In one image, gulf waves break like delicate lace on crumpled green wool. In another, creased mountains resemble the rough shell of an ancient tortoise. In a third, an oil fracking field could be mistaken for a semiconductor as observed under a microscope.

These are the tantalizing aerial photographs of Texas captured by Jay B. Sauceda, now on display in the Rotunda Gallery of the Bullock Texas State History Museum.

“Texas From Above,” on view through June 16, frames the state as it has never been seen before. Flying solo in a 182 Cessna Turbo Prop, the Austin entrepreneur, photographer and humorist attempted to record the 3,822 miles of Texas borderlands from the air during a trip broken into six legs. He flew for 36 hours, burning 569.6 gallons of fuel while taking 44,000 photographs.

One reason that these images of shores, waterways, farmlands, canyons, residential subdivisions and industrial sites are so startling is the alternating height of his plane and angle of his cameras. Some were hand-held from a window; others were employed survey-style, directly down.

These days, we are accustomed to mostly flat satellite images taken from orbits more than 20,000 miles above the earth that are then magically telescoped into digital mapping. Additionally, social media is saturated with quick passenger mementos snapped from commercial airliners at altitudes of 33,000 to 41,000 feet. More recently, drone photography has given us entirely fresh viewpoints taken at or below 400 feet from the ground.

Sauceda takes us back to the golden days of aerial photography in the pre-drone era of the mid-20th century. He shot from his small plane from an altitude of 1,000 to 6,000 feet, although with vastly improved technology.

“At this height, things are far away enough that they look like toys,” Sauceda says, “or at least not what they are.”

And the results are sensational, even though the prints used for the Bullock show are sometimes disappointingly small.

As a youth, the founder of Sauceda Industries, an e-commerce consulting company, as well as Jay B. Sauceda Photography and the Texas Humor magazine’s social media accounts, grew interested in aviation because he and his father watched so many World War II movies. He also built model airplanes.

This project grew out of a Texas Monthly assignment to shoot trains moving in between Marfa and Alpine at 3,000 or 4,000 feet.

When he decided to attempt a counter-clockwise tour of the state’s borderlands, he started with sectional charts of Texas, which are coded maps that show variously sized and colored circles around the state’s large and small airports, along with altitude restrictions and other helpful data. Staring at one of these maps in the Rotunda Gallery will give you a completely different vision of Texas, because airports, not cities, are the focal points.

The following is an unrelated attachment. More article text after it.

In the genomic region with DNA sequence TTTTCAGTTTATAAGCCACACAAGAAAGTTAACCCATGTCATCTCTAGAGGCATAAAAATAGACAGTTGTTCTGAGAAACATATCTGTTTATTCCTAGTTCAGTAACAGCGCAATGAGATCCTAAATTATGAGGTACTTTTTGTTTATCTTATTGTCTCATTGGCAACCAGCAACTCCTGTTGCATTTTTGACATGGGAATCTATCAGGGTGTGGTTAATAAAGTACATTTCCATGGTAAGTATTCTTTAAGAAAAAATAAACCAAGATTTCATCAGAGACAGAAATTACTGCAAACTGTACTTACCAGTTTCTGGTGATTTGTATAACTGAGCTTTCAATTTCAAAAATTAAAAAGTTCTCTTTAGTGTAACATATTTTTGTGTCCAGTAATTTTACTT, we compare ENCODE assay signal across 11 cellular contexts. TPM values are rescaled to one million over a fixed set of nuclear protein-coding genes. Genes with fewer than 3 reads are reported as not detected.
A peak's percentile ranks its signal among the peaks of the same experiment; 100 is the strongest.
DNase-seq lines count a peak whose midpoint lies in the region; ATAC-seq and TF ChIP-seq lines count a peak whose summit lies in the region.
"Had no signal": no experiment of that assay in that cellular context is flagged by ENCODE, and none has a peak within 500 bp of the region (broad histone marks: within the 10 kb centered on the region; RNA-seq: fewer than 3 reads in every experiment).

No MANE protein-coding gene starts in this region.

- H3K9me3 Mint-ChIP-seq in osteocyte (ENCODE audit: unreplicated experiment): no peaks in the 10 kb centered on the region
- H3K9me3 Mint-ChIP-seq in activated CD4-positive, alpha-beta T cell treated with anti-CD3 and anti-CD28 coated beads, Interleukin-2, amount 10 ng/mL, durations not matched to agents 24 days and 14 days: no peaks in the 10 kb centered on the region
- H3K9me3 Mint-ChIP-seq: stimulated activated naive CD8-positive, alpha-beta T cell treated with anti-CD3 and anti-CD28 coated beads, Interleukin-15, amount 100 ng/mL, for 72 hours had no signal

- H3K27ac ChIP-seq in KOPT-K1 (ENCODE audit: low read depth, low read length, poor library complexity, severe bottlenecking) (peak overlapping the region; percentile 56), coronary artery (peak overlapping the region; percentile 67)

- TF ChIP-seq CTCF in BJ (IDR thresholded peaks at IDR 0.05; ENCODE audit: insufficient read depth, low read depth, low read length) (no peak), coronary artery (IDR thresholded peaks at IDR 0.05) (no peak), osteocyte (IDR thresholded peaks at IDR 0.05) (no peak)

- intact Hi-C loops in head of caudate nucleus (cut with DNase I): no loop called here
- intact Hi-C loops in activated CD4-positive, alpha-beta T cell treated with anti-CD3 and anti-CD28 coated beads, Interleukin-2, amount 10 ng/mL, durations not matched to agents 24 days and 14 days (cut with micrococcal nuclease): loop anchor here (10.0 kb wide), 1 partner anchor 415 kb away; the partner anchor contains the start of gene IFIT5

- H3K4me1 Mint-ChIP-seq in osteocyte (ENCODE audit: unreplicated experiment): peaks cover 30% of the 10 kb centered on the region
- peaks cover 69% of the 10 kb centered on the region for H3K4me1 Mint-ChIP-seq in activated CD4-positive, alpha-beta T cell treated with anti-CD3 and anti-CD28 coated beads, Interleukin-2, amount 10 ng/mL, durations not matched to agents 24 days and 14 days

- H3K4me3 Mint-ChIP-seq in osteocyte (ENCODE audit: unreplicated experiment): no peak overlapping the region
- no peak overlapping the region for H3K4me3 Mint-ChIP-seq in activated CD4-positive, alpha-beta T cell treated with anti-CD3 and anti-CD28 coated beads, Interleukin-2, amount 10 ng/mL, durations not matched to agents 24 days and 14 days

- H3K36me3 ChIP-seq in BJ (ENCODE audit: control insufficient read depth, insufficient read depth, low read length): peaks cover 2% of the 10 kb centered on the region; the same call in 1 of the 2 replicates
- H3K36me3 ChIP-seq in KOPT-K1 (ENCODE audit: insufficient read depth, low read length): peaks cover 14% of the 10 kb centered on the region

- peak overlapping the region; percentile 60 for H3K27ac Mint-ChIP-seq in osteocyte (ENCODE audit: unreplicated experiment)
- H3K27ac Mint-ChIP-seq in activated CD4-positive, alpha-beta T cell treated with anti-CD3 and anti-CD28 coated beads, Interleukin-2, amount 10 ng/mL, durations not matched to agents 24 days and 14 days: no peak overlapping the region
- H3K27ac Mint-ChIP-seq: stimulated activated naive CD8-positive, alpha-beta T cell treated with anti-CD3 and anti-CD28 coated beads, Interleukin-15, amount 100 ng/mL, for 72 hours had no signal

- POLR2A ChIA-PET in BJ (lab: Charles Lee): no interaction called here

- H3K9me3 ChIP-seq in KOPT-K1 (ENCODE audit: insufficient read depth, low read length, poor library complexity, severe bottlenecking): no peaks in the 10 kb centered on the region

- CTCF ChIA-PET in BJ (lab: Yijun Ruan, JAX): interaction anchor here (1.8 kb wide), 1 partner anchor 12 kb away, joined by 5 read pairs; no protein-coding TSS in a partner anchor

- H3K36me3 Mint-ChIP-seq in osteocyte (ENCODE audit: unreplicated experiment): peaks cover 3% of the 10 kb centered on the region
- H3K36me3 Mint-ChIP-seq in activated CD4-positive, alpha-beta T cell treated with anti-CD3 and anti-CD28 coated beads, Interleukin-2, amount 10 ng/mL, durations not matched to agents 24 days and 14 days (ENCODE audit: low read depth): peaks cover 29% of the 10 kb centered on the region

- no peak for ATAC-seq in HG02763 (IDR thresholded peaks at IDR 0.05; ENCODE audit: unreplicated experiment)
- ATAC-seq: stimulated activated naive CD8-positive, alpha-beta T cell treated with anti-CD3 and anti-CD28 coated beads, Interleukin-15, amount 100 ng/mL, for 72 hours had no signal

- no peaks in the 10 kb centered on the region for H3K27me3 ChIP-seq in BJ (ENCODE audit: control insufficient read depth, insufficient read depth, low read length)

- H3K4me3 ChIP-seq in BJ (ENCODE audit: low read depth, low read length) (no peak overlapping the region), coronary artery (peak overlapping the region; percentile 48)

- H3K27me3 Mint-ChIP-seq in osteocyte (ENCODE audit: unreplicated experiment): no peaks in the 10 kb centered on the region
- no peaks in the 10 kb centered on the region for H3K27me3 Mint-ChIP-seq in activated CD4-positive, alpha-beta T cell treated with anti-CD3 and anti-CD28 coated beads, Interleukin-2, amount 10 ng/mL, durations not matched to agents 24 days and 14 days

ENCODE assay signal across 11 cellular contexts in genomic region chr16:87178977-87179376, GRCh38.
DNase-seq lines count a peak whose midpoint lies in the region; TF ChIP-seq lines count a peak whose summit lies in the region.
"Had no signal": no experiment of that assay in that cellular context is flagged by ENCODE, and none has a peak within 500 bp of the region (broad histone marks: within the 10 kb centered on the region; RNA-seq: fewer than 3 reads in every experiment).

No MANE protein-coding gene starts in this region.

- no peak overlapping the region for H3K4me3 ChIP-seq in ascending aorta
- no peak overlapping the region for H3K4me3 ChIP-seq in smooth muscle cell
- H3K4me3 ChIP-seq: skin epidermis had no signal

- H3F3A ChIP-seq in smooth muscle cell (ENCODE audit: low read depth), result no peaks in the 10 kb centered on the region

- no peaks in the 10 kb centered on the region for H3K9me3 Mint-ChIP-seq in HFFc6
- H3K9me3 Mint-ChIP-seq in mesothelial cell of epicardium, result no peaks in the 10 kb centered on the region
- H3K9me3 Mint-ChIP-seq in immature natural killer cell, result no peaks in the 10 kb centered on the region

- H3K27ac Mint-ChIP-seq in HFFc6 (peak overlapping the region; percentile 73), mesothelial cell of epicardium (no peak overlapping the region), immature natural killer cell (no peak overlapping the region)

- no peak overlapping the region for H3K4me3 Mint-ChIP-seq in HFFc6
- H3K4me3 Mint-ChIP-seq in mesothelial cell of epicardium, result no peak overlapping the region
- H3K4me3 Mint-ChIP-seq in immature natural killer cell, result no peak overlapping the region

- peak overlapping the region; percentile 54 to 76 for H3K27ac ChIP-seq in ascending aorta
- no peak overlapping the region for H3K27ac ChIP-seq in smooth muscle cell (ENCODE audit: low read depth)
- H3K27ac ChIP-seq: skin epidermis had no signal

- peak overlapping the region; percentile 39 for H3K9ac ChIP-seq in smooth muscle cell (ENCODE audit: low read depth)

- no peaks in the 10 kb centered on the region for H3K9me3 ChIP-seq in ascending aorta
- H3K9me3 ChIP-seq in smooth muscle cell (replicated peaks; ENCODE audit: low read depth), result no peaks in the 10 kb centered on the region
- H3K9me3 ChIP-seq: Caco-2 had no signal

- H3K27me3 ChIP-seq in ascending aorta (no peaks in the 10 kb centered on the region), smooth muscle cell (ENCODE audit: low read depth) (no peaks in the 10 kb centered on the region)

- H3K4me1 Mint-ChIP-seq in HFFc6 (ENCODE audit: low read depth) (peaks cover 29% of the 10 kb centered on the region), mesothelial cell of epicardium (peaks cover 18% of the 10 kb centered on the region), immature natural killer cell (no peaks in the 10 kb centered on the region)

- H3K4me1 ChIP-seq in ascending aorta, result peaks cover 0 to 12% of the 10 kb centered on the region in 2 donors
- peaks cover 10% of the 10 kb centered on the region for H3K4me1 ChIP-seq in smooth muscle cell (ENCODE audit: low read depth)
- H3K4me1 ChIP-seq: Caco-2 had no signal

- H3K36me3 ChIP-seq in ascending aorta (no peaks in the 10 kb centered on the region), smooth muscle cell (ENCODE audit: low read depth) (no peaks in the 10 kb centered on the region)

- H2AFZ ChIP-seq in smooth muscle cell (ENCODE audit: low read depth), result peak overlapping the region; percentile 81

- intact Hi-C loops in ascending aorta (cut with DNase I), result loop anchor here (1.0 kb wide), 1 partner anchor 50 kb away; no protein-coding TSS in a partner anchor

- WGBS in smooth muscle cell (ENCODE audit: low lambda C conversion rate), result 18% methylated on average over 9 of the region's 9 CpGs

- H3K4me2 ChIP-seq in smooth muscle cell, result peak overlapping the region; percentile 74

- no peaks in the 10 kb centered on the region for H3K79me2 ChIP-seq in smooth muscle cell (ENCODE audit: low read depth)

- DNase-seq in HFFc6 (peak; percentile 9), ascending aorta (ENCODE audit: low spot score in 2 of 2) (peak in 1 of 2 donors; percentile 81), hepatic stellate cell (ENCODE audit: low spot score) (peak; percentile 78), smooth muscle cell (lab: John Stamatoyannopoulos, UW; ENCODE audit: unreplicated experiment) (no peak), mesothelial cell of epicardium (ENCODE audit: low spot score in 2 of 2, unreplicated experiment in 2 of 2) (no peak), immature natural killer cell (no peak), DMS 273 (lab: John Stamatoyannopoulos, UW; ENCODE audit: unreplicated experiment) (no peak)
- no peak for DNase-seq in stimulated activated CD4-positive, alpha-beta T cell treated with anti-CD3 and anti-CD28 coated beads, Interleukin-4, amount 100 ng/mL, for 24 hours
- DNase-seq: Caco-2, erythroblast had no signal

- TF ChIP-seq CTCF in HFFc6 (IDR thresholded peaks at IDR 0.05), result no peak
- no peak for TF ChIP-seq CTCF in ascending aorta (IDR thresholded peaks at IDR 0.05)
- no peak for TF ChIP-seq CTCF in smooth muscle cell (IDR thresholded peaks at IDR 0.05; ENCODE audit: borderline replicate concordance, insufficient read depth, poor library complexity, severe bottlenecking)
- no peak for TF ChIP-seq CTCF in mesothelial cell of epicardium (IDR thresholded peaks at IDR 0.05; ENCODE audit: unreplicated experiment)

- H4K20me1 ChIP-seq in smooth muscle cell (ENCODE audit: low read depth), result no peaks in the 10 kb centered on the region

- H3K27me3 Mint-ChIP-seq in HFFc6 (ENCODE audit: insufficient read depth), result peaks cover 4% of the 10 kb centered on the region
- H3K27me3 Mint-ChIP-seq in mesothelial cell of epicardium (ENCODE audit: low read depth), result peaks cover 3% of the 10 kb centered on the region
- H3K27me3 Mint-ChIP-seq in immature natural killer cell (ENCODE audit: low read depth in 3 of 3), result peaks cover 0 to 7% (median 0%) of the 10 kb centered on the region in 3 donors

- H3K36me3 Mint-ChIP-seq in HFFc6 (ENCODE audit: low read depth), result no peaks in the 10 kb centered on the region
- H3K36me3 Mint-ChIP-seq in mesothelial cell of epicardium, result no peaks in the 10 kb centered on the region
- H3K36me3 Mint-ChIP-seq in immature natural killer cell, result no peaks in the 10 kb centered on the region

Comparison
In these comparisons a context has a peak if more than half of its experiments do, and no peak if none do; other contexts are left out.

In advance, Sauceda worked with the X-Plane simulator application on a Mac Pro.

“Operating the radio was the hardest part,” he says. “Talking and flying while photographing almost overwhelmed me.”

His voyage began in a family plane from his home base in San Marcos, flying over Surfside Beach — and its sun-kissed beach houses — on his way from Victoria to Marshall, the first leg of the state’s outline.

“That meant so much to me because I’ve spent a lot of time in Galveston,” says Sauceda, who grew up in nearby in La Porte. “On most of the trip, however, I was trying to interpret the state from other people’s perspectives.”

On this stretch of the tour, we also see thick coastal clouds, sparkling bays and serpentine rivers. The next leg, from Marshall in East Texas to Dalhart in the Panhandle, lays out crop irrigation circles and wind farms, tiny grids of towns and veins of unexpected canyons.

Leg three from Dalhart to El Paso provides evidence of intensive fracking as well as the high plains rising into the arid mountains. At times, the land, yellow to umber, appears like geometric puzzles. The fourth leg, El Paso to Marfa, reveals the immense variety of Texas’ deserts and low mountains. Leg five was the most spectacular, as Sauceda recorded the vistas around Big Bend, including a singular shot of Santa Elena Canyon as it opens up into the valley floor beneath the Chisos Mountains. (I’ve never seen this iconic location from this angle.)

He goes back to his base in Marfa — where he parties with Austinites, of course — then heads to Mustang Island on the Gulf Coast to complete his voyage. As he follows the Rio Grande, then the coast, his images contrast intense human development with the still-untouched allures of nature.

Along the way, Sauceda dealt with storms and gliders and “sweaty summer flying.”

“But I saw things nobody else has seen because they have never done it this way,” he says. “The 44,000 photos have a lot to say. I’m not an artist, but I found myself an artist on the flight.”